I am obsessed with the black pearls of the earth, as they’re sometimes known, but maybe not as much as devotee as Oprah Winfrey, who walks around with truffle salt in her bag. To be completely honest, I’ve had my fair share of truffles, whether they’re dipped in butter or oil, shaved on pasta, served on a juicy burger or even scrambled with eggs. There’s even a truffle popcorn recipe I might try next! So, to welcome you into the wonderful world of truffles I have four cool facts about this remarkable mushroom that I bet you didn’t know!
The Allure of Truffles
The truffle obsession isn’t for everyone; my husband and son chooses to sit on the other side of the table, as far away from my dish as possible, because one whiff of it is enough to give them a gagging fit. But for many generations before and after me, what is powerfully irresistible about truffles is its woody aroma and rich, exquisite taste.
The Truffle Story
It started right in the living roots of the chestnut, oak, hazel and birch trees. The word truffle means tuber in Latin, which is an outgrowth. But there is also a myth that these mushrooms came from the ground after lightning struck the earth. In any case they date back to as early as the ancient Egyptians, who held them in high regard and ate them coated in goose fat. Their history, however, is often filled with mystery, superstition and even damnation. When a farmer noticed his pigs feasting heartily on the subterranean mushroom, he decided to try them himself and ended up with thirteen kids. That was after a long spell of not being able to bear children. So the mushroom quickly developed a reputation for supernatural qualities, with some seeing them as God’s gift to humanity.
Truffles in Ancient Times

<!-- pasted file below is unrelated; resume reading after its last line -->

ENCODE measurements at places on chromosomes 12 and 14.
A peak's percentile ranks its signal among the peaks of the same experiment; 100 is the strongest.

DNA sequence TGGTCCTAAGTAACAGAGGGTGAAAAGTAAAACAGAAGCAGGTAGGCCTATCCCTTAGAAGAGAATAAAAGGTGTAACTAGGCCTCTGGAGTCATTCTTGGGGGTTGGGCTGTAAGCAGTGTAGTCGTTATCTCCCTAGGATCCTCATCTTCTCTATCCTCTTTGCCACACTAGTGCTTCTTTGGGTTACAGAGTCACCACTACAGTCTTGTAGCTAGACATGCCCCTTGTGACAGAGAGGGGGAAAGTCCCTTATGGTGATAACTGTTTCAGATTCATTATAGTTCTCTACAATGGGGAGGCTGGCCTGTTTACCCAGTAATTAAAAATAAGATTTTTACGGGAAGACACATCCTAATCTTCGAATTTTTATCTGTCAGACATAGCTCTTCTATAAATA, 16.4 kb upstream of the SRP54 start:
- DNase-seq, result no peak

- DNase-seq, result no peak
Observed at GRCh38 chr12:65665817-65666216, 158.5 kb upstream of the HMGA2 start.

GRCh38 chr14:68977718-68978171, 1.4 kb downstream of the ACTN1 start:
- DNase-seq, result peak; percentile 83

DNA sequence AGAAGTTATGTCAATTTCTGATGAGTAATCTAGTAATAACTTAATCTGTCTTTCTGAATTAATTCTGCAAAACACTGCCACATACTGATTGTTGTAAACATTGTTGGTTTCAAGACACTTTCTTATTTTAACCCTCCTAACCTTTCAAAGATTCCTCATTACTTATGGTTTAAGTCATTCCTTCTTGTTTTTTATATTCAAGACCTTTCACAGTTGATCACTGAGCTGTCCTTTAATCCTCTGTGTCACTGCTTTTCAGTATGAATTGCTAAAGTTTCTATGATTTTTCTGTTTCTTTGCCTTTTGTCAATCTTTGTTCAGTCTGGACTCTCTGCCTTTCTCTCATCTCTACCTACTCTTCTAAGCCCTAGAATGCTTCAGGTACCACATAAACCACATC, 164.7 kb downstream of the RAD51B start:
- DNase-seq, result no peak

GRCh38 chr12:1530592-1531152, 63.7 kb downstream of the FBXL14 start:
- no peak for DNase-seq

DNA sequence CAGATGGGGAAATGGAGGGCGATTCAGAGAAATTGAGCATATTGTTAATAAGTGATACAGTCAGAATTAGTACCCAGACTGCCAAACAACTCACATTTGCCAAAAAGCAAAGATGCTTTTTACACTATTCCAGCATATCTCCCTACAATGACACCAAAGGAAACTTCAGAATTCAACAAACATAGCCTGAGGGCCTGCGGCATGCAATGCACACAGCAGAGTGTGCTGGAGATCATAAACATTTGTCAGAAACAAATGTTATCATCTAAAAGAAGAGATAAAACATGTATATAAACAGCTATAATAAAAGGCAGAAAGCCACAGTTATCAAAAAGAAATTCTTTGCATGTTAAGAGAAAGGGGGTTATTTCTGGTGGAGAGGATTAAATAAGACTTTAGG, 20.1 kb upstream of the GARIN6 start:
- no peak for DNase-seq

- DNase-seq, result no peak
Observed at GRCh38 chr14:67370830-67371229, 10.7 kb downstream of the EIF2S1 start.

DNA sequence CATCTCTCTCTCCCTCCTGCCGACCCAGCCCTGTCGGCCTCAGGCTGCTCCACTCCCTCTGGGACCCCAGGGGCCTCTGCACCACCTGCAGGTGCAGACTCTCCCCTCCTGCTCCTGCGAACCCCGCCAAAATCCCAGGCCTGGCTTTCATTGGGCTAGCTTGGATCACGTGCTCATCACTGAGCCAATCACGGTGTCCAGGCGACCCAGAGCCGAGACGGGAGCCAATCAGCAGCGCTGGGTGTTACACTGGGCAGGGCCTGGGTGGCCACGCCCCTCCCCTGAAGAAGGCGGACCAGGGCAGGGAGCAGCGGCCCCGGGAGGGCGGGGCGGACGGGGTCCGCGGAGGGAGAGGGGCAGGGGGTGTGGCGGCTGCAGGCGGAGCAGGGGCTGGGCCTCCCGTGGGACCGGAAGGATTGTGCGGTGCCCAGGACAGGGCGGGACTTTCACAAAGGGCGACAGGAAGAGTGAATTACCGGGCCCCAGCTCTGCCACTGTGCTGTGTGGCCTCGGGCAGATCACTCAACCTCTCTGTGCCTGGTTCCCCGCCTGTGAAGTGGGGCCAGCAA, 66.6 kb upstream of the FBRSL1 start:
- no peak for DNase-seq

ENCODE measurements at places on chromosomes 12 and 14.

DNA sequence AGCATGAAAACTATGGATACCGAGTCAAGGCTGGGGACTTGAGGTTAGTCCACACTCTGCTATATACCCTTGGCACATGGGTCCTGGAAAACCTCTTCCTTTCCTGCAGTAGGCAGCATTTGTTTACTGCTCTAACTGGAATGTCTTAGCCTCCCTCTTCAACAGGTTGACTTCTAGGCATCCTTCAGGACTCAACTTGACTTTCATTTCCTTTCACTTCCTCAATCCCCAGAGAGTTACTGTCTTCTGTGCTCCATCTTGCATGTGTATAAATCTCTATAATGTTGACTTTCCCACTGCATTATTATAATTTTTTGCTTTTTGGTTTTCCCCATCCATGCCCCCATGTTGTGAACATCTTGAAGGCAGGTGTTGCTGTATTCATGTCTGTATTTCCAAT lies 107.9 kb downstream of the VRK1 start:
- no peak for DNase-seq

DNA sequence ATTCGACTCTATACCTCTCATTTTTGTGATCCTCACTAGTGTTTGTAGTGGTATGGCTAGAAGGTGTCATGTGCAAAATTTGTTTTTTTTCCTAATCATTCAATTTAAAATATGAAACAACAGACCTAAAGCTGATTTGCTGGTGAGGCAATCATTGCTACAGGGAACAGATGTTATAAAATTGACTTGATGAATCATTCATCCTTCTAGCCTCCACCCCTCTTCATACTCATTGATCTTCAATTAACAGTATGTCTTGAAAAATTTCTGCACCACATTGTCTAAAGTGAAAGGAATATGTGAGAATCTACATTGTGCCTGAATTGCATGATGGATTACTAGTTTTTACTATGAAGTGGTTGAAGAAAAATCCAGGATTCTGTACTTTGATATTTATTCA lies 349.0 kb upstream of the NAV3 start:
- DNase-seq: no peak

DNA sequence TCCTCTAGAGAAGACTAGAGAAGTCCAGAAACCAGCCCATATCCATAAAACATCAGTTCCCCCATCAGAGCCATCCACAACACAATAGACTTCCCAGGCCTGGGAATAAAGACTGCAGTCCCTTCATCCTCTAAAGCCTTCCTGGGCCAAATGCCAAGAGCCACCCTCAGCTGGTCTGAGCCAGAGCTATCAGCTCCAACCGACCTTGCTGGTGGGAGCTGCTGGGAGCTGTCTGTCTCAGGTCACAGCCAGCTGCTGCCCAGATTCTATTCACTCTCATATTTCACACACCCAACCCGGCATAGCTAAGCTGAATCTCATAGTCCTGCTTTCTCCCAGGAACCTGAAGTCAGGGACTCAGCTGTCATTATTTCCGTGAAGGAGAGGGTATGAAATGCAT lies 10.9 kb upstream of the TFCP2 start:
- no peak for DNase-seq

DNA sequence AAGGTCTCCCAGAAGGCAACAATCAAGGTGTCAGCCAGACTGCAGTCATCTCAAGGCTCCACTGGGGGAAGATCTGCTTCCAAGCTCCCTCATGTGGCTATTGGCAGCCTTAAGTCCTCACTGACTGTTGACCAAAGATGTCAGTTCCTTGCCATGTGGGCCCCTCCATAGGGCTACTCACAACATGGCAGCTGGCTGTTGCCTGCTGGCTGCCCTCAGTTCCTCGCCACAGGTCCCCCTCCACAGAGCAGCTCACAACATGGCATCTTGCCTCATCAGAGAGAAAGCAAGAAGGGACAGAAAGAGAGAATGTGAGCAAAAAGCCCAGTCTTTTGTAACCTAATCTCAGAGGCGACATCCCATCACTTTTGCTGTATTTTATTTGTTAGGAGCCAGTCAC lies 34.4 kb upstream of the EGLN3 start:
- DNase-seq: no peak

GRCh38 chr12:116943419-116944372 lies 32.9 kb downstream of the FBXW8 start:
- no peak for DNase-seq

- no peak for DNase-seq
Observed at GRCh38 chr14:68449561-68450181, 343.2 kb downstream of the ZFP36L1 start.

The Greeks and Romans believed in truffles’ health properties for body and soul. Truffles saw a dark side during the Middle Ages, when they were banished by the church because of their heady aroma and exotic taste, as some considered them a creation of the devil. As a result of this most people chose to stay away from them. But the truffle drought didn’t last long thanks to the reign of Louis XIV, who not only brought them back with a vengeance, but also highlighted them as one of Europe’s most sought-after delicacies. The king was so fascinated by the wonderful truffle, he tried to cultivate it but wasn’t successful. By the mid 1800’s truffles saw production levels of over 2,000 tons, while the 1960’s saw a major output of less than 400 tons. Today, it’s now one of the most profitable crops you can grow, with harvesters and consumers mostly in France.
Different Types of Truffles
The black summer truffles found throughout Europe, are used to enhance a dish visually. But their flavor and fragrance doesn’t come close to the white or Perigord truffles, which are known as white diamonds because of their expensive price tag. The Burgundy truffles are more flavorful and aromatic than the summer truffles while the Bianchetto truffles are a white truffle found in Italy and Spain that are not as expensive and that come with a garlicky smell. All varieties of truffle look more impressive shaved than they do whole. You wouldn’t think so from their appearance, but white truffles, for instance, can cost as much due 620 per ounce!